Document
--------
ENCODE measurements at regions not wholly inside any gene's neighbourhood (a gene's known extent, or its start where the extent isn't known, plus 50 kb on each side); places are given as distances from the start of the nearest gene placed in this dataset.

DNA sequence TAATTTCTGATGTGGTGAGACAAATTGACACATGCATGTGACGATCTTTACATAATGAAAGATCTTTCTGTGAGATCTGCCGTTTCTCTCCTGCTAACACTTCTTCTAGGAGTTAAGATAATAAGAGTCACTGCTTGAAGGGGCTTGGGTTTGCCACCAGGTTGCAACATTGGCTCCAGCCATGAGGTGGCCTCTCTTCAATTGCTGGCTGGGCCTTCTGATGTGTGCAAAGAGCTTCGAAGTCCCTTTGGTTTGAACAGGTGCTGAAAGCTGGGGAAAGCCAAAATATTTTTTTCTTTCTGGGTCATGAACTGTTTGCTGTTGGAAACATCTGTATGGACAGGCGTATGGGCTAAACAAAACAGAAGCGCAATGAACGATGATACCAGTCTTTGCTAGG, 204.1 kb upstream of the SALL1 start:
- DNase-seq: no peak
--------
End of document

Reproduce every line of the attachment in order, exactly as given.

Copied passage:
ENCODE measurements at regions not wholly inside any gene's neighbourhood (a gene's known extent, or its start where the extent isn't known, plus 50 kb on each side); places are given as distances from the start of the nearest gene placed in this dataset.

DNA sequence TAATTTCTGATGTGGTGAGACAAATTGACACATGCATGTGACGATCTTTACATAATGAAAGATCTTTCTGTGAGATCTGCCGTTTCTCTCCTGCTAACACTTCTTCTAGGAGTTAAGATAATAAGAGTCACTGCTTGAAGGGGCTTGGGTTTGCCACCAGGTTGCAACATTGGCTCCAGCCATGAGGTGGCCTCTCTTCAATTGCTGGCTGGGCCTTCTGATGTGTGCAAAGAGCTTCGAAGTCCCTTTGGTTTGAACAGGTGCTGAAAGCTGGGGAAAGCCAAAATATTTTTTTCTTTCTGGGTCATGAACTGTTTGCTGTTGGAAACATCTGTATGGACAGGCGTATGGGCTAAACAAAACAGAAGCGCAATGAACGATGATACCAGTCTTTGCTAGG, 204.1 kb upstream of the SALL1 start:
- DNase-seq: no peak